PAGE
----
First published in 2011-04-08

We can start the name and shame area with the vehicle that first piqued our interest in vehicle names. It was the Chrysler Valiant. For those NOT familiar with the vehicle in Australia, the name Valiant was for many years synonymous with Italian immigrants.  The market gardeners of the 1960s and 1970s loved these things and would race into their local dealerships with a box of cash pulled from under their bed yelling at the salesman  No trade, no booshit! Kesh! Kesh!!!! This was especially true if the Greek next door had just done the same thing a week earlier.

Getta your hands offa my tomatos

Gradually the market gardeners updated their cars or died of old age so their kids bought or inherited their Valiants and stuffed 360ci of Mopar goodness between the rails. During the 1980’s and 1990’s, they were wrecked or rusted at such an alarming rate, that good ones are now worth money.

Mate, dis one is THE SICK, bro

In the USA, the notion of a Plymouth Valiant being used for anything performance-related was generally laughable. They were an A-body car, competitor to the Ford Falcon and the oddball Chevrolet Corvair. Furthermore, these were both competitors for, of all things, the Volkswagen Beetle, which was selling like meth on the wrong side of the tracks and proving that bigger was not always better. While we can only speculate who came up with the Valiant name and why, it truly is the epitome of the nonsensical car name. For an American-based name, is decidedly Anglo-centric. Prince Valiant, the comic-book character who fought his battles in middle-ages England was created by a Canadian-American illustrator in 1937, and enjoyed popularity the world over so much so that many do not realise that  ‘Prince Valiant’ was a fictional character and not an actual historical figure.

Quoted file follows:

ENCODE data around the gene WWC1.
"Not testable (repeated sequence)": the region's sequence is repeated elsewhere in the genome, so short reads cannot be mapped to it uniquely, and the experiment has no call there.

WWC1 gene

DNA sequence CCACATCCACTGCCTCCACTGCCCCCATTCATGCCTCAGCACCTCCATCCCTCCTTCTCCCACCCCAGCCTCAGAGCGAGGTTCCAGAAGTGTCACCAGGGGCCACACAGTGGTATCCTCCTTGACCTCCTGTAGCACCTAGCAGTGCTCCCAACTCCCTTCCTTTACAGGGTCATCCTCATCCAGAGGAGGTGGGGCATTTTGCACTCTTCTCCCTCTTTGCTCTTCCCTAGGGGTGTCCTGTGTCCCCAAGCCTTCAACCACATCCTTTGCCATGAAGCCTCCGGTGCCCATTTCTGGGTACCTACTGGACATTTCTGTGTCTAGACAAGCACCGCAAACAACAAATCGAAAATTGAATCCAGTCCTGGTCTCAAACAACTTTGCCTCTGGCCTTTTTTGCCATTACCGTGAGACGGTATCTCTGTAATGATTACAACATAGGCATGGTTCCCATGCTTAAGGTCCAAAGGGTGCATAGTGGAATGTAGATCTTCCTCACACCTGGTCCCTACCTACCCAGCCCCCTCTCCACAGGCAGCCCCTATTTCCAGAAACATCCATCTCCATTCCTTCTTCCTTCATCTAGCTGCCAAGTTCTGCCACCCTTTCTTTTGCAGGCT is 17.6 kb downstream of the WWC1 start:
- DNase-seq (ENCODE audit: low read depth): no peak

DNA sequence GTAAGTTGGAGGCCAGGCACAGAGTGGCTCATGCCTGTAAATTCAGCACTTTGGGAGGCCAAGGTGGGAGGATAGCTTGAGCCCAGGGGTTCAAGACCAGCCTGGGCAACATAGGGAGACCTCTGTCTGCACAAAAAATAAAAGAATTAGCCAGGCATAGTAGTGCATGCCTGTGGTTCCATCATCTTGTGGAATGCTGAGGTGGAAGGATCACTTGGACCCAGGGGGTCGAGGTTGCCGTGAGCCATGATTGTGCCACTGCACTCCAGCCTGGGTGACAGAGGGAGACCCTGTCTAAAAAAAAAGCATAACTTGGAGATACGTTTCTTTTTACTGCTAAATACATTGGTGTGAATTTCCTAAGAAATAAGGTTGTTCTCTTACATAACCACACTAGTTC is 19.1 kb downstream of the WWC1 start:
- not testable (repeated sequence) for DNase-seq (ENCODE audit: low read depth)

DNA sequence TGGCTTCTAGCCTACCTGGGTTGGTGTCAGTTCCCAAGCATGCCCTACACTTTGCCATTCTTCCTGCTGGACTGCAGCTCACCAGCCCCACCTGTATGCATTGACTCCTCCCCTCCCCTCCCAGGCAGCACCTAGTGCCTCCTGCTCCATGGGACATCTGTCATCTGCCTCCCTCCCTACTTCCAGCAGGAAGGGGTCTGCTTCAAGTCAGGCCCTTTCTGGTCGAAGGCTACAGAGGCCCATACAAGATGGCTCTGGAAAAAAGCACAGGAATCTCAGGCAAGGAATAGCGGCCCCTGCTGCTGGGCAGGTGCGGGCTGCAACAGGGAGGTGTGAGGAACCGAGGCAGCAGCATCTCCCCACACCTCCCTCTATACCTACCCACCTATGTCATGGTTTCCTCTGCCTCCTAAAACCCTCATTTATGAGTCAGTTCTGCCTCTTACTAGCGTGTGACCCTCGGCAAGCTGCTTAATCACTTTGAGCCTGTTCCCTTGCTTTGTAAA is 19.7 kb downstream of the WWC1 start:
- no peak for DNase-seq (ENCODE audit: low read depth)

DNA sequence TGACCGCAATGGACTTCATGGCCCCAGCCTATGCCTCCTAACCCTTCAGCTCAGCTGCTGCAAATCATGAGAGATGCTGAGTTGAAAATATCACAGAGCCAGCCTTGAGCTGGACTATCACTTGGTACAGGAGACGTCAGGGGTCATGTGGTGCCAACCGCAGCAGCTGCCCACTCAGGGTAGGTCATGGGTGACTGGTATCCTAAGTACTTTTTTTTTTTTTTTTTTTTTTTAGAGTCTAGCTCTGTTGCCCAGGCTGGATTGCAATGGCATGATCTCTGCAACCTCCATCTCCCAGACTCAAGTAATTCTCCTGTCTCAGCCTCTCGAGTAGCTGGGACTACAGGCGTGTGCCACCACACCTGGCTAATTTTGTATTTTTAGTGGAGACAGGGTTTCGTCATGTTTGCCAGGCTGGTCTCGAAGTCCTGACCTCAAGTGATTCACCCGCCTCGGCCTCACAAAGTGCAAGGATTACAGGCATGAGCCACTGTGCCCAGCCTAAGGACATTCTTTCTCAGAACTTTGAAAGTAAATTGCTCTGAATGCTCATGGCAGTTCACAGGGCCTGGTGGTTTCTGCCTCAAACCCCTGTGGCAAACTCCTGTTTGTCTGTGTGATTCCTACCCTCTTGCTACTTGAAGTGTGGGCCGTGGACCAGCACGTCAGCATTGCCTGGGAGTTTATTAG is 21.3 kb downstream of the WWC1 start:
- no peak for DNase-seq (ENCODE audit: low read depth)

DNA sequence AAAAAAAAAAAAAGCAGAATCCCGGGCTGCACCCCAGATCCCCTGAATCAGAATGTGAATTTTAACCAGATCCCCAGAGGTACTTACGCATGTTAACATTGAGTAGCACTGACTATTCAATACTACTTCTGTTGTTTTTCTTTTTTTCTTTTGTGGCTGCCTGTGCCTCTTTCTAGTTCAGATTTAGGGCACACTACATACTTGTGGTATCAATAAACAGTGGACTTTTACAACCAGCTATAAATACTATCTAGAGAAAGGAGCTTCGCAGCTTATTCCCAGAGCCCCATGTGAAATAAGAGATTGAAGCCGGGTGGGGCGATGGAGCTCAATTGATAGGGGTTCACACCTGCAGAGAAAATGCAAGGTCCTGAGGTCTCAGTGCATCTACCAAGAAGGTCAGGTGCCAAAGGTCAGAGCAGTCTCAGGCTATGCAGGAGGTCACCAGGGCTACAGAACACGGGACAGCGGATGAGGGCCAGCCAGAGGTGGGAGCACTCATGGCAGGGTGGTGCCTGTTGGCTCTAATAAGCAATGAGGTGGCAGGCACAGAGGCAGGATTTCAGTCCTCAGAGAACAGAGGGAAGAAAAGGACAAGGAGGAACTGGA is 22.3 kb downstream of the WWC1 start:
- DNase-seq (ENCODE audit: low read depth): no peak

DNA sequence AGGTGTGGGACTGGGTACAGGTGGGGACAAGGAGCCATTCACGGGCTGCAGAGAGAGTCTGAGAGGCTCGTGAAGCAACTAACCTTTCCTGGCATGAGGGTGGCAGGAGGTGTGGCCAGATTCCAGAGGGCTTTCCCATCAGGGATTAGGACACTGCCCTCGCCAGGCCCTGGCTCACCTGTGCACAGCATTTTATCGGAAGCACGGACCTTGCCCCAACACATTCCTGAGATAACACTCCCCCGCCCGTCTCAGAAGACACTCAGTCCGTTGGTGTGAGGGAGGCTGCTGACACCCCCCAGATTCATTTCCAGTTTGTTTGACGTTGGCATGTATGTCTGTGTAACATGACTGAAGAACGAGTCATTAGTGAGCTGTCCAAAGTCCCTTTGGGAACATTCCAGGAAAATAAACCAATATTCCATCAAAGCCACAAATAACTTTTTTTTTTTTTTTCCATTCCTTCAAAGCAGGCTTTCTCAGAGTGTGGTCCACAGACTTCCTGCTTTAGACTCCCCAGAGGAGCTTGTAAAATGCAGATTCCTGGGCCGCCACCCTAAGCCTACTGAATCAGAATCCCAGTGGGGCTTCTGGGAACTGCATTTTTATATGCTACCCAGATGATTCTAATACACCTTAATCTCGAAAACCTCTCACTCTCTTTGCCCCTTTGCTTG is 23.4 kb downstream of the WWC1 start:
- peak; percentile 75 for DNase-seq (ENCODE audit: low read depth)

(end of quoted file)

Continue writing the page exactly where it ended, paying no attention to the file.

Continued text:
On guard.  One day I shall be a car.  Sully forth and tell the stinking masses!

The word means both courageous and brave; a name completely apt in Australia, where the Valiant was launched against the strong-selling Holden and the not-far-behind Ford Falcon models, launching a cut-throat Big (Aussie) Three sales race that only abated when the ailing Chrysler Australia was bought in its entirety by Mitsubishi. Two years after the purchase in August 1981, the mighty Valiant was laid to rest, having breathed its last, stoic breath and while the cars were undoubtedly awesome, we can’t see the name ‘Valiant’ being used on a car again. The 21st Century is no place for valiantness.

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